TUNISIA: Government cracks down on press freedoms, opposition before elections

October 23, 2009 | 6:24 am It's a big weekend for Tunisia's longtime ruler, Zine el Abidine ben Ali. Less so for its voters. Ben Al...

October 23, 2009 | 6:24 am

It's a big weekend for Tunisia's longtime ruler, Zine el Abidine ben Ali.

Less so for its voters.

Ben Ali, who has ruled the North African country since wresting power from previous lifetime President Habib Bourguiba in 1987, is expected to extend his mandate Sunday through an election his critics have described as a "masquerade."

Ben Ali has introduced constitutional amendments to allow himself to run for another term, limit the number of opposition candidates and guarantee his Constitutional Democratic Rally an overwhelming majority in parliament.

The U.S.-based advocacy group Committee to Protect Journalists has criticized the Tunisian government for its news media crackdown, including the arrests and violent attacks on critical Tunisian writers. This week, French reporter Florence Beauge was detained while attempting to enter the country and sent back to Paris.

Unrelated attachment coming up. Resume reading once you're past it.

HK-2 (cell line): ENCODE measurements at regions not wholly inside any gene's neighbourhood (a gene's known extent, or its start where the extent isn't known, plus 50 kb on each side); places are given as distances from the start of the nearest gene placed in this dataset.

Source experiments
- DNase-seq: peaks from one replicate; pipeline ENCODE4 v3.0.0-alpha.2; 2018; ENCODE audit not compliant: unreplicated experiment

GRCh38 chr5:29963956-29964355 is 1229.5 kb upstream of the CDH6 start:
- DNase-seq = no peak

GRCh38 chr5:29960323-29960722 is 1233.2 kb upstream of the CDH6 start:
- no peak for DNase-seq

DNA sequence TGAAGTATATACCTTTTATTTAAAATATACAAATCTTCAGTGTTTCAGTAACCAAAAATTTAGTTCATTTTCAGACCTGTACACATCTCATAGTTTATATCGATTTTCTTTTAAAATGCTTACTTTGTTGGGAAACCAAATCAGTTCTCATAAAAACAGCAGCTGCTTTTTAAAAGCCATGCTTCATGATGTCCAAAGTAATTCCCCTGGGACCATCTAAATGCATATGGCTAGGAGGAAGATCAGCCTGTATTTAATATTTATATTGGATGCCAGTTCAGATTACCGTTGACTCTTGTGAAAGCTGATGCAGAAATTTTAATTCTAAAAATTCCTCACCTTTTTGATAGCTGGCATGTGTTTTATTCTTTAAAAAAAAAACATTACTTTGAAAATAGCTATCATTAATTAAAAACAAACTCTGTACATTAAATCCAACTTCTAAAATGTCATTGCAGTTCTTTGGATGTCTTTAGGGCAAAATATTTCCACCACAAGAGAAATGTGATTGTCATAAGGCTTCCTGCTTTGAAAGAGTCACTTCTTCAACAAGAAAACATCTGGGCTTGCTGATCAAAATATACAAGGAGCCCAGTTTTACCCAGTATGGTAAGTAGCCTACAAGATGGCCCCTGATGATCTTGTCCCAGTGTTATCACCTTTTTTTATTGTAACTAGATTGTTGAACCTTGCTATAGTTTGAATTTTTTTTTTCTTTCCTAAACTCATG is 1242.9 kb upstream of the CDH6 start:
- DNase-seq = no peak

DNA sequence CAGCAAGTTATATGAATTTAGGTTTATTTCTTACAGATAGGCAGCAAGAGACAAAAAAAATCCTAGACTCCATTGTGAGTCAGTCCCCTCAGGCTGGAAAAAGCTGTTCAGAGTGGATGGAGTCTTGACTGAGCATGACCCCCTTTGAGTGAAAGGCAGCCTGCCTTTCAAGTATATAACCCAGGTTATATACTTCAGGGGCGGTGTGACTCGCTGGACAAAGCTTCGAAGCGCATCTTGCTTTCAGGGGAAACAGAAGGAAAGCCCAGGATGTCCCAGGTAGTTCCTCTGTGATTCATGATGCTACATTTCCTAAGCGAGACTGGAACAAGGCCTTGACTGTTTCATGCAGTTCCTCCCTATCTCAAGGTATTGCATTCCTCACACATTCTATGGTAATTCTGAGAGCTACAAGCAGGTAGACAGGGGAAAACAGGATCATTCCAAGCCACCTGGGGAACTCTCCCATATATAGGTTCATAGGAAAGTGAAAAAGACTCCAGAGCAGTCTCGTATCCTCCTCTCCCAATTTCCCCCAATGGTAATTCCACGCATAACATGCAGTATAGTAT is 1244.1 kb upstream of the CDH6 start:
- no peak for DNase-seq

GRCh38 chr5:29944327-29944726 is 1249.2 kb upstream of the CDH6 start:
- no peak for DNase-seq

But Tunisia's relative stability and secularism have made it a Western ally in the global "war on terror," and the same international community that condemned Iran's and Afghanistan's flawed elections is unlikely to exert the same pressure on Tunisia, despite recent crackdowns on reporters and serious opposition figures.

This month, authorities seized an entire edition of opposition newspaper Al Tariq Al Jadeed for printing the manifesto of leftist candidate Ahmed Brahim, a former university professor and Ben Ali's most credible rival. The two other candidates are practically anonymous in a race that pits them against a president with plenty of campaign cash at his disposal in addition to control over state media.

Brahim told the Financial Times that his election manifesto could not be distributed because the authorities objected to references to corruption among important political families.
"Tunisia could progress in democracy and address the challenges of development if we broke with authoritarianism," Brahim told the London-based paper. "They [the regime] compare us with Arab societies that have no democracy, but why don't we compare ourselves with Greece or Portugal?"

-- Meris Lutz in Beirut

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